THE BLOG
15/02/2012 05:55 GMT | Updated 14/04/2012 06:12 BST

Why Do We Really Aspire to Marry?

I have a confession. When I was single, I didn't want to be single. I can't say I consciously aspired to be married; I got on with my career, my friendships, my life, but I knew full well that I aspired not to be single. So, I kept one eye open for Mr Right.

I have a confession. When I was single, I didn't want to be single. I can't say I consciously aspired to be married; I got on with my career, my friendships, my life, but I knew full well that I aspired not to be single. So, I kept one eye open for Mr Right.

If a suitor no longer suited, I moved on with a view that Mr Right would suddenly appear. Of course, I learned eventually that there is no such thing as Mr Right; he's about as realistic as Prince Charming. But, shush, don't tell my husband. He's as close as I'm going to get.

A married friend with three children, who happens to be a successful business woman, made a similar confession recently. She said that, even when she was in college she, too, knew she didn't want to be single. Her highest aspiration was to marry her boyfriend -- now her husband -- even though, back then, she went to law school and got on with her life.

This got me thinking about why people really aspire to marry. We grow up with fairy tales, have religious traditions, and so on. But what is really at the heart of this burning aspiration? A bit of poking around suggests that marital aspirations come down to one thing: companionship.

Surely, there must be more. People find companionship through friendships, family relations, long-term dating and cohabitating. Research reveals, however, that there is something fundamentally different about marriage compared to cohabitation. Cohabiting couples tend to have weaker relationships, including poorer psychological and financial welfare, and are more likely to call it quits when challenges arise.

Then how does one explain the risingdivorce rate in the UK and the fallingmarriage rate in the US? Some reports explain that these stats come down to lifestyle practicalities. Nevertheless, tying the knot is still high on the list of people's life aspirations.

But when does a woman throw in the towel: in her 40s, 50s, 60s... never?

In Japan, last autumn, one marriage consultancy reported that 26% of their clients, over the age of 50, were marrying for the first time. That's great news for Maria (not her real name), a retired New York business woman in her late 50s.

Though she leads a wildly fulfilling life, she would, "really like to marry".

A product of the 1950s, Maria was raised to want a husband, who was more financially successful than herself. The thing is, however, she built a business in her 30s and sold it when she was in her early 40s, netting millions.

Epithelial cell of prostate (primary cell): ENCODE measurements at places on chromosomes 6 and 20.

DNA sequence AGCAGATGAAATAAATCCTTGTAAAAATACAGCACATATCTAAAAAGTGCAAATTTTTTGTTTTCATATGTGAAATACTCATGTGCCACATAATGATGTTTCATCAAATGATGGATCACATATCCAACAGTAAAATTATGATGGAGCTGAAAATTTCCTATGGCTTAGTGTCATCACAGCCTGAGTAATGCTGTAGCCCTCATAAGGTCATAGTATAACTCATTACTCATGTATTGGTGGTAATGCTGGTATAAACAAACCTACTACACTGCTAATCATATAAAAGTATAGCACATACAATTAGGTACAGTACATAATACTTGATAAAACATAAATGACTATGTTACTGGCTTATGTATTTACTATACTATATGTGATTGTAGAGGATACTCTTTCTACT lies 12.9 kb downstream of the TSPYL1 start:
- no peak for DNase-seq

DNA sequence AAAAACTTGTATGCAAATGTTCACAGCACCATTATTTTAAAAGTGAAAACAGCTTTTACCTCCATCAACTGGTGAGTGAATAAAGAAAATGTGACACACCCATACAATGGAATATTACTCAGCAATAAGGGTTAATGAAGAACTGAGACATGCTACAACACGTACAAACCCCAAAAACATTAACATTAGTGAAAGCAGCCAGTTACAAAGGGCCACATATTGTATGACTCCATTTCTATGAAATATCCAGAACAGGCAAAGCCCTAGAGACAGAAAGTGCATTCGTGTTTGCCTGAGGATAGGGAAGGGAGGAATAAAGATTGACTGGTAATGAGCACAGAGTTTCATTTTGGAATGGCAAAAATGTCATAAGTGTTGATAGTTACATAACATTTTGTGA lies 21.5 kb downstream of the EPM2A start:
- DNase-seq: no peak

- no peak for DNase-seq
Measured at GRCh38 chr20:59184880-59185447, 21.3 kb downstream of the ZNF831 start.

"It's very hard to pay for a man," she says. "But as I get older, I want a companion."

And the older she gets, the harder it is to find a companion. Of course, there is the money issue but also, as men get older, they have more baggage: grown children, ageing parents, broken hearts, etc. Still, the retiree is one of millions in the world now using online dating services, such as www.Match.com.

"Going on two to three dates per week is a bit episodic," Maria says. "And it's not that much fun."

But, at least, for Maria and millions of others, online dating is a viable and safe option when looking for a partner, with no stigmas attached. And, for many, it works. In our voluntary role as a support couple in a UK-based marriage preparation course, my husband and I have come across several couples who have hooked up via the Internet.

Still, London-based 56-year-old Bella (not her real name), who has never been married, says that online dating is not for her. Another English woman in her mid-forties, who also has never married, concurs... although both women do aspire to marry.

Bella, an airline executive, says, "At this point, I often think what can marriage give me now? I have a daughter, a good career, my own home, a fantastic wardrobe, etc."

Then she remembers companionship. Ah ha! While she finds herself surrounded by happy couples often, she also knows some very unhappy ones, which puts marriage into perspective.

The trick, I have concluded -- both from my own experience and from what these ladies tell me -- is to find an appropriate companion. Although Maria says the sooner the better, the question of when, where and how is another story.

She does remind, however, that regardless of age, "It is better to be happily unmarried than to be unhappily married".

While this puts the fairy tale into perspective, it doesn't cloud the aspiration to marry. The desire for companionship makes this crystal clear.